Richard Garay, 27, Southern California resident is tested positive for coronavirus in early June, around the same time his dad also got sick, he said.
Two weeks later, his father, Vidal Garay, died of coronavirus. At least 28 family members have since tested positive, Richard said. The family is grieving and fighting the killer virus at the same time.
On Monday, Richard said in a CNN interview that his family followed quarantine guidelines and protocols.
“I just believe it happened through minimal contact,” he said, adding that his dad visited three households not knowing he was infected and not showing any symptoms.
Some of the interactions lasted no longer than 10 minutes, Richard said.
Richard shares his story on CNN because he wants people to that know the virus is real, and it doesn’t take much to catch it.
Family members who tested positive include his parents, a 2-year-old and two other young children, two brothers and a pregnant sister-in-law, Richard said. A handful of extended family members are also fighting the coronavirus.
“Hopefully his death can help save people,” Richard said. “I don’t want him to be a statistic. If his story can save a life, it’s worth telling his story. It’s real. Doesn’t take long to get exposed.”
“Through my father’s death and our suffering, we can save one life or hundreds or thousands. … I just hope people can hear this message.”
When Richard and his dad contracted the virus, they both decided to quarantine together at home in South Central Los Angeles to avoid spreading it to other family members.
“We laughed in the beginning because we were going through it together,” Richard said.
Then things started to get worse. They started off with a fever, with both having trouble eating and breathing. His dad had a rare form of anemia not related to the virus and started having trouble taking his medication.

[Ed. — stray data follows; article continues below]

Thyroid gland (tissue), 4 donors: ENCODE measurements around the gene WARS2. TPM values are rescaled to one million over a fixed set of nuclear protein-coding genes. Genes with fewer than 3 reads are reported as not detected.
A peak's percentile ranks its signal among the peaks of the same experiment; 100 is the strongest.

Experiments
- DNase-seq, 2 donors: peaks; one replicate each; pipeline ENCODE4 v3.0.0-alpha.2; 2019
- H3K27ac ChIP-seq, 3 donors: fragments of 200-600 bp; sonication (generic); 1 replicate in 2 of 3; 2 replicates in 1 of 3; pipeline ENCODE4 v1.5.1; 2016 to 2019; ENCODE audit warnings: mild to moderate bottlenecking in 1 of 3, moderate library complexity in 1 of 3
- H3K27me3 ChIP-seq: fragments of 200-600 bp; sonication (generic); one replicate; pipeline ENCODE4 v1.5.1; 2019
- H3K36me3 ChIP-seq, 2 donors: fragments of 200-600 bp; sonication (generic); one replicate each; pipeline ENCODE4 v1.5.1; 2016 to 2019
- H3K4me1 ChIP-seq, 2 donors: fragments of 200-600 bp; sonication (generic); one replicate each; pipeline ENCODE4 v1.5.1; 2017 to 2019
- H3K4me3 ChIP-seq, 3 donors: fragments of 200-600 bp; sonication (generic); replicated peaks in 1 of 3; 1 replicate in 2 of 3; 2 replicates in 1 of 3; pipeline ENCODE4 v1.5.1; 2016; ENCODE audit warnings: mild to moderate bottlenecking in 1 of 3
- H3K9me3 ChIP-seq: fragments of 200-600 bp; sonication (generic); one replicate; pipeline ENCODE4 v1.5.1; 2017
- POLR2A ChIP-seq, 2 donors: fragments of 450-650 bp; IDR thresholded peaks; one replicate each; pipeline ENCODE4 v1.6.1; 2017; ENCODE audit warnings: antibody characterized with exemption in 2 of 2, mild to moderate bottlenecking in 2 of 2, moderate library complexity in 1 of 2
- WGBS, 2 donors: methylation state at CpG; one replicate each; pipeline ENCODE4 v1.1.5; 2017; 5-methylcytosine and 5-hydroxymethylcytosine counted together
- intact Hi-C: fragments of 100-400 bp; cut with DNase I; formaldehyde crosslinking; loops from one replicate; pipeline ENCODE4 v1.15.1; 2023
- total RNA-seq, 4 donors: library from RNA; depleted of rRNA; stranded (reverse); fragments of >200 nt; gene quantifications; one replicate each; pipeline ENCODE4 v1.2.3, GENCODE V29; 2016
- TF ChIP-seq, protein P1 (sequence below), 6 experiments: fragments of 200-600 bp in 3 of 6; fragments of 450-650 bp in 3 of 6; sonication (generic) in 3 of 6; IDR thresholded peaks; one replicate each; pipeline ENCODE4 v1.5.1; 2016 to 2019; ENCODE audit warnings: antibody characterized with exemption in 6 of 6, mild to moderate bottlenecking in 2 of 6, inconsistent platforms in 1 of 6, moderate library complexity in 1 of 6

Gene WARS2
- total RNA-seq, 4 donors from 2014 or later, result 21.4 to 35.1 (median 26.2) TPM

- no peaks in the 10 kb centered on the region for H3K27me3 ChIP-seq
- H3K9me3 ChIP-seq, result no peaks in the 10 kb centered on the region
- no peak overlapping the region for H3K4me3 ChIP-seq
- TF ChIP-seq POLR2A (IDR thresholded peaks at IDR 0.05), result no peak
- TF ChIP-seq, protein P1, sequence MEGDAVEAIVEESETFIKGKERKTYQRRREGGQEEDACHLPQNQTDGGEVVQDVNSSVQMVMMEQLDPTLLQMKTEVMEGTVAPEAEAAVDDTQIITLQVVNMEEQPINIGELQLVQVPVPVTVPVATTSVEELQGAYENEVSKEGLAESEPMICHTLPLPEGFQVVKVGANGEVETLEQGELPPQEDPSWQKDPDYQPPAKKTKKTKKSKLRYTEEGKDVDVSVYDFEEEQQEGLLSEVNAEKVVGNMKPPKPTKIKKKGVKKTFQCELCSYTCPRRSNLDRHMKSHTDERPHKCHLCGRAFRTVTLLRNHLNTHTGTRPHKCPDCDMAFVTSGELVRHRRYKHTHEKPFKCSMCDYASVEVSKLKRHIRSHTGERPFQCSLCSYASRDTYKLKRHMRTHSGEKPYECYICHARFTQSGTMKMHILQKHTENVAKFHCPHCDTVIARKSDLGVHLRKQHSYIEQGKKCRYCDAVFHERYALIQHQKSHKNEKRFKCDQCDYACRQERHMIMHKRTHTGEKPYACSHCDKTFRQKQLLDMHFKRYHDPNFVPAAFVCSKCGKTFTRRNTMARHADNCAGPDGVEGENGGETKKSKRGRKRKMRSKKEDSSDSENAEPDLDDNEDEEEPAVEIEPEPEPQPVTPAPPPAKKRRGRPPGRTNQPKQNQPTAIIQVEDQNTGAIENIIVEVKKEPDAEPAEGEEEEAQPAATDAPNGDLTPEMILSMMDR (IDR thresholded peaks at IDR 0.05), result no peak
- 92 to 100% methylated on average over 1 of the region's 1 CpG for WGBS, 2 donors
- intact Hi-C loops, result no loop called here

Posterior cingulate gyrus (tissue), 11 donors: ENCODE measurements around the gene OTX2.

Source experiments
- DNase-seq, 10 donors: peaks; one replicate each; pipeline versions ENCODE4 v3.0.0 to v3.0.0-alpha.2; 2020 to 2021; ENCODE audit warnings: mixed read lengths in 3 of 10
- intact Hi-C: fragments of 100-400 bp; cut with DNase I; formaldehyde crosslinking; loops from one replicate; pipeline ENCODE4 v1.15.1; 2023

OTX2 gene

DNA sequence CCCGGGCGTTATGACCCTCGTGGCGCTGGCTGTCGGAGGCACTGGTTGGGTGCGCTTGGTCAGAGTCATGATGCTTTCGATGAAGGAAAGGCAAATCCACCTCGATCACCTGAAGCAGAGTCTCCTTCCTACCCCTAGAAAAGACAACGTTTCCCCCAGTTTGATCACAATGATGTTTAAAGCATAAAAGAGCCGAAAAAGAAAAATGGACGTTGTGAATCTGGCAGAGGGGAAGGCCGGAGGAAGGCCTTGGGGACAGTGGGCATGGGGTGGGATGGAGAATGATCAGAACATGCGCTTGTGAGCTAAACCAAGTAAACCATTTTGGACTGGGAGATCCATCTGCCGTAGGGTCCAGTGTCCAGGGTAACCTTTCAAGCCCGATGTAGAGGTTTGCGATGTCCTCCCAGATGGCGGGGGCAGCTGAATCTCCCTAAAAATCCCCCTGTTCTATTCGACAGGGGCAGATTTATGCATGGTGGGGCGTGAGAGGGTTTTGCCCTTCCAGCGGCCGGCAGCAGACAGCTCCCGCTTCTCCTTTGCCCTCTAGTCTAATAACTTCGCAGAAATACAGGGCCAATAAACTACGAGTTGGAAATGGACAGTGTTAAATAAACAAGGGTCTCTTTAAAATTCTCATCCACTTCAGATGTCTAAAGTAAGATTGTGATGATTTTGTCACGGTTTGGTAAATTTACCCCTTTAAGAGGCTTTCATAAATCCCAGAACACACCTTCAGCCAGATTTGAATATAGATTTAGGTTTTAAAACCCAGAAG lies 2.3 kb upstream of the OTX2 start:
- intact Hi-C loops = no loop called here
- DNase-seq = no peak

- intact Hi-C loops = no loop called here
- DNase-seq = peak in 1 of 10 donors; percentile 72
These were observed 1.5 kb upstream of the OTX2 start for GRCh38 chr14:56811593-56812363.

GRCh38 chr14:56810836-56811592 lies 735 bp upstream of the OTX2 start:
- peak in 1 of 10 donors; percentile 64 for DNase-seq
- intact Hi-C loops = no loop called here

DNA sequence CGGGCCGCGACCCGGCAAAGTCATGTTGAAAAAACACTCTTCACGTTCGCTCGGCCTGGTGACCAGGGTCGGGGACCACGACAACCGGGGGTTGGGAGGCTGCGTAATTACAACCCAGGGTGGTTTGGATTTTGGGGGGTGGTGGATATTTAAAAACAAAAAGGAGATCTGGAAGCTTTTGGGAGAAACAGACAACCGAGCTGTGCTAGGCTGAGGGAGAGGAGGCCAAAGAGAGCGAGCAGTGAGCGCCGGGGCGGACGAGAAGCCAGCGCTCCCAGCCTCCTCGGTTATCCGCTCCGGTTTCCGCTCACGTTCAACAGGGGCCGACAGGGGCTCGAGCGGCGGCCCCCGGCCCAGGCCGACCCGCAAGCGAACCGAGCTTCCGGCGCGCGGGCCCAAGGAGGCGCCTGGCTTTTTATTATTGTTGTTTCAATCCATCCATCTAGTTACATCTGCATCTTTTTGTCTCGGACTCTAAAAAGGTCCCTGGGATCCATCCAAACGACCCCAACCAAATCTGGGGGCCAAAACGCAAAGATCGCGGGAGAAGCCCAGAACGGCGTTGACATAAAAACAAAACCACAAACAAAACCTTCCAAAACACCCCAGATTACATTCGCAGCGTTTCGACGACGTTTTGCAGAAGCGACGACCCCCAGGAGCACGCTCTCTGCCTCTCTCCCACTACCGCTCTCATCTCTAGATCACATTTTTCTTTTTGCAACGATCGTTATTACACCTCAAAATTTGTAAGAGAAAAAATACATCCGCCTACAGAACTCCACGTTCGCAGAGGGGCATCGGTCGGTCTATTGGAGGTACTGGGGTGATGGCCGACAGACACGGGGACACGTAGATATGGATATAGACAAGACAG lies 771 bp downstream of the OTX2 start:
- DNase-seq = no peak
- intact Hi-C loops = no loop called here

“He struggled to even drink his medication. He couldn’t eat. We had no appetite,” he said. “I would force myself to try and eat spoonfuls of soup and tried to force my dad to eat it too.”
A few days into quarantine, Richard called 911 after he woke up gasping for air. Before the paramedics took him to the ER, his dad sat up and asked if he was OK, he said.
“Dad, I don’t think I’m going to make it,” Richard told him. Those were his last words to his dad.
After a few days, his father was taken to a hospital in Los Angeles County, where he took a turn for the worse and had to be put on a ventilator. Meanwhile, Richard was at a separate hospital fighting for his life and on oxygen most of the time — but not on a ventilator.
His dad died on June 20. The day he died, his mother visited the hospital and saw him through a window.
Richard does not know how the other family members got infected— there was no party and no big gathering. They believe one person got infected and it spread through minimal contact among various family members.
Relatives are recovering and planning his father’s funeral, and he has set up a GoFundMe account to help with the various expenses incurred from the illness and pending memorial.